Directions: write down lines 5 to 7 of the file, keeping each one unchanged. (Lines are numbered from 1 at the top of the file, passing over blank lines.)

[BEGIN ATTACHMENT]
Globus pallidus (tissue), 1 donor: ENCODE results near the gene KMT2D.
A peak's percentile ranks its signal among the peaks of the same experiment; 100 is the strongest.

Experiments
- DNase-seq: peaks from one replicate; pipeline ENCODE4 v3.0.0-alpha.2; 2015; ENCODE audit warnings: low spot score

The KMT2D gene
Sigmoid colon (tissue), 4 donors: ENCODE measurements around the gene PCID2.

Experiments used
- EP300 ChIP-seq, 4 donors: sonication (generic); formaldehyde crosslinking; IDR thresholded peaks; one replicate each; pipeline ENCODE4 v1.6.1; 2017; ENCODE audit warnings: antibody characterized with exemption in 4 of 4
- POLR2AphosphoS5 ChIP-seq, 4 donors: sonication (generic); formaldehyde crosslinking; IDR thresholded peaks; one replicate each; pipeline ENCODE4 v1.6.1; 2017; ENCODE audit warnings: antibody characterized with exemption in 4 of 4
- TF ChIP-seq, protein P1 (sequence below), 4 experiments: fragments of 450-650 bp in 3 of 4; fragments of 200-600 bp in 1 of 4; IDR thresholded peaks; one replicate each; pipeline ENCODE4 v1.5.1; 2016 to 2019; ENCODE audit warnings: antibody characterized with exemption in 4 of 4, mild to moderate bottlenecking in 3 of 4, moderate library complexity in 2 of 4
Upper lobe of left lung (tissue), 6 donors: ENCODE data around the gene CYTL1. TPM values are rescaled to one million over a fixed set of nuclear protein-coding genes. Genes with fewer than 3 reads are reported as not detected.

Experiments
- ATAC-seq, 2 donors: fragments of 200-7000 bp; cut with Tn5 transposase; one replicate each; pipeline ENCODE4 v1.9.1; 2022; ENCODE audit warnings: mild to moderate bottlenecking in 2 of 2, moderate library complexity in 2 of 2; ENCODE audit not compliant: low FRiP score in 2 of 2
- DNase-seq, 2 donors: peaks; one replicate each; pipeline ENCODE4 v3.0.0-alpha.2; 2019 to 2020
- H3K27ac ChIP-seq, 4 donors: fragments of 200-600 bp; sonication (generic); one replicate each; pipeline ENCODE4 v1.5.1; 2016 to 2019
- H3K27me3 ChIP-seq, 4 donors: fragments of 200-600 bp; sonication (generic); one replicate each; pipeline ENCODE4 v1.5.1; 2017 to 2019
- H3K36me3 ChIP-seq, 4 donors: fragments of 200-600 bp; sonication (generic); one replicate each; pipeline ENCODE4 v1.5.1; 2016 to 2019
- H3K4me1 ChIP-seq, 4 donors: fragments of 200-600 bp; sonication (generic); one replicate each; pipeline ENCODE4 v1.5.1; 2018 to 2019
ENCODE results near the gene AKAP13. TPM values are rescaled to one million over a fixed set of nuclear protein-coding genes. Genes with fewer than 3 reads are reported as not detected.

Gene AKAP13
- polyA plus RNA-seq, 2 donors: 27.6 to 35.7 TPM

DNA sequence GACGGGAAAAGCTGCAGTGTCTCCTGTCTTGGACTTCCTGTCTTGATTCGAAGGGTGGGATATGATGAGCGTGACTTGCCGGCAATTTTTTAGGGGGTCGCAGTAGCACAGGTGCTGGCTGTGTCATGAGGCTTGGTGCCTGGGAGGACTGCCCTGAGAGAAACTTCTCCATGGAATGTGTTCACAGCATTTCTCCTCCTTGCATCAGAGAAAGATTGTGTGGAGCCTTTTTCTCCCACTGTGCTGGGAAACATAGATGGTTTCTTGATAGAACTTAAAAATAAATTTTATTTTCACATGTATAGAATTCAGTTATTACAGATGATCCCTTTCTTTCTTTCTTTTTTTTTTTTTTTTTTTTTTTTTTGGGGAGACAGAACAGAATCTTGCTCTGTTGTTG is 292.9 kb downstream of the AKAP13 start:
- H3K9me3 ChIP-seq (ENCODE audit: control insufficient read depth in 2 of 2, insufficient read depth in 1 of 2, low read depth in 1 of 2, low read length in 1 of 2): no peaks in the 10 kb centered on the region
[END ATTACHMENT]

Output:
The KMT2D gene
Sigmoid colon (tissue), 4 donors: ENCODE measurements around the gene PCID2.

Experiments used